Notes from My Journal of Morning Pages

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The corner I where I need to turn: Trees, a tall building, an airplane,

 a pigeon sitting atop a streetlight, and a bus stop sign underneath a mostly cloudy sky.

Photo by Susan Bernstein April 27, 2023

On Instagram, I follow #morningpages, a collection of writing, art, prompts, suggestions, and aphorisms inspired by Julia Cameron’s The Artist’s Way,  that amplify  engagement in creative activities first thing in the morning, before the day begins. I had started the semester journaling in my lesson plan book, but soon realized that I needed a smaller book, something that would fit in my crossbody bag and that I could easily reach and that would not be cumbersome or take up space from other commuters on public transit. I found a little book that was just right, and, with that problem solved, I came up with my own version of morning pages that initially was dedicated to reviewing my lesson planning and reflecting on recent classes.


My journal of morning pages: Detail of a black unzipped cross body bag with 

a small journal and a pen emerging from the opening.

Photo  by Susan Bernstein April 28, 2023

But after spring break, a new predicament arose. Emerging from the subway and crossing the street, I noticed a new construction project blocking the bus stop. There was a notice on the back of the bus stop sign that stated the cross streets of the temporary stop. But this part of the city, a hub for public transit, is organized only partly on a grid, and some of the cross streets twist and turn. I decided to follow the grid, trying to follow other commuters who appeared to be searching for the new stop. 

But that impromptu plan did not work. I found the new bus stop only by accident. My new plan, asking other commuters for directions, and trying to remember landmarks that would guide me to the correct location, also wasn’t viable. I tried mapping the route before leaving home, but the directions included curves and merges on paths that were difficult to follow in real time. On the street I lost internet access, so GPS didn’t work either. Every single time, after extending my already long commute by several minutes, it was only by coincidence that I found a bus to campus.

My neurodivergent affordances were overloaded. Somehow, I needed to stay mindful of the landscape of the streets, and  retrain my brain to duplicate that new geography, so I turned to my journal of morning pages. I vented new and old frustrations and saved a final paragraph to briefly review my lesson plan.

Then something unexpected happened. Frustrations vented, my head cleared and I was ready to figure out another way out of my dilemma. I followed the street grid to the nearest available bus stop, and asked the driver how to get to campus. They mentioned the bus I needed, and also where the temporary bus stop was probably located–just around the corner on a street that eventually curved into a wider boulevard.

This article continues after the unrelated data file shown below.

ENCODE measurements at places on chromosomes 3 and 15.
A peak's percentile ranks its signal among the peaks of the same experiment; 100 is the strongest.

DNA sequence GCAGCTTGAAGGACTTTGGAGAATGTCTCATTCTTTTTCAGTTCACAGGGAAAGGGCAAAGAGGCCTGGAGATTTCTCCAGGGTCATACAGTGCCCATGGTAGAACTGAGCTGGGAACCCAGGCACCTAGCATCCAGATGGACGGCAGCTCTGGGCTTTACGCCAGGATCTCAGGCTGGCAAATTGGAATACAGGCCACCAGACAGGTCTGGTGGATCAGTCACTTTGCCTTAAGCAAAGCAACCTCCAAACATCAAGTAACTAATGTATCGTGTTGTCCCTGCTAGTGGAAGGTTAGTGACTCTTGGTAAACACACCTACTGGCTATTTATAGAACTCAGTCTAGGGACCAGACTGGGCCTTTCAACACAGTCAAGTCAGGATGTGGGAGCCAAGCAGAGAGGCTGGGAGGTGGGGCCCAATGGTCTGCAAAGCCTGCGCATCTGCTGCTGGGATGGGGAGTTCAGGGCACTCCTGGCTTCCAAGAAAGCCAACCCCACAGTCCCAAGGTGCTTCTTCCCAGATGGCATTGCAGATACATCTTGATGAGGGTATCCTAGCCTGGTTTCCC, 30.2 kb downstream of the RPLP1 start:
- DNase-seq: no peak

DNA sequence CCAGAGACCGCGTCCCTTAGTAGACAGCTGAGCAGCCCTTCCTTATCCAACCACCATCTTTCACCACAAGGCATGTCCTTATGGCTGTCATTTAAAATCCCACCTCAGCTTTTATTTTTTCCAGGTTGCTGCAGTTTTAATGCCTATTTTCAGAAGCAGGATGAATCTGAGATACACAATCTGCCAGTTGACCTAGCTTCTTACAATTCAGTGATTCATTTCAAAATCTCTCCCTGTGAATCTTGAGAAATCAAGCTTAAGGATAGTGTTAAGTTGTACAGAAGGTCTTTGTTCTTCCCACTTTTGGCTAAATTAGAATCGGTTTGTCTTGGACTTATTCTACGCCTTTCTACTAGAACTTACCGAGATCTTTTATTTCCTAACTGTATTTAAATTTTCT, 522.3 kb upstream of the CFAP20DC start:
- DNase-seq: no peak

Fragment from my journal of morning pages handwritten in black ink on lined paper:

“[waiting] for the bus and very shortly afterward

 the bus that I’m on now showed up.

 I took photos to remember the visual landmarks. Relief! ♥️

Photo by Susan Bernstein April 28, 2023

Although my writing process often changes with each new project, I noticed some similarities between creating these morning pages and searching for the correct bus stop: Contemplation, trial and error, venting, drafting, discovery, and relief. Most significantly, however, is that writing helps me process dilemmas and–in this case, duplicate a new geography–from journal pages to everyday life. Beyond my commute and outside the classroom, the larger world presents innumerable distractions and difficulties that overload the brain. While these ever present struggles remain, I am grateful that writing a journal of morning pages holds the potential to ease working memory and to open spaces for focus and relief.

About the Author
Susan Naomi Bernstein (she/they) writes, teaches, and quilts, in Queens, NY. She blogs for Bedford Bits, and her recent publications include “The Body Cannot Sustain an Insurrection” in the Journal of Multimodal Rhetorics and “After Basic Writing” in TETYC. Her book is Teaching Developmental Writing. Other publications include “Theory in Practice: Halloween Write-In,” with Ian James, William F. Martin, and Meghan Kelsey in Basic Writing eJournal 16.1, “An Unconventional Education: Letter to Basic Writing Practicum Students in Journal of Basic Writing 37.1, “Occupy Basic Writing: Pedagogy in the Wake of Austerity,” in Nancy Welch and Tony Scott’s collection Composition in the Age of Austerity. Susan also has published on Louisa May Alcott, and has exhibited her quilts in Phoenix, Arizona and Brooklyn, NY.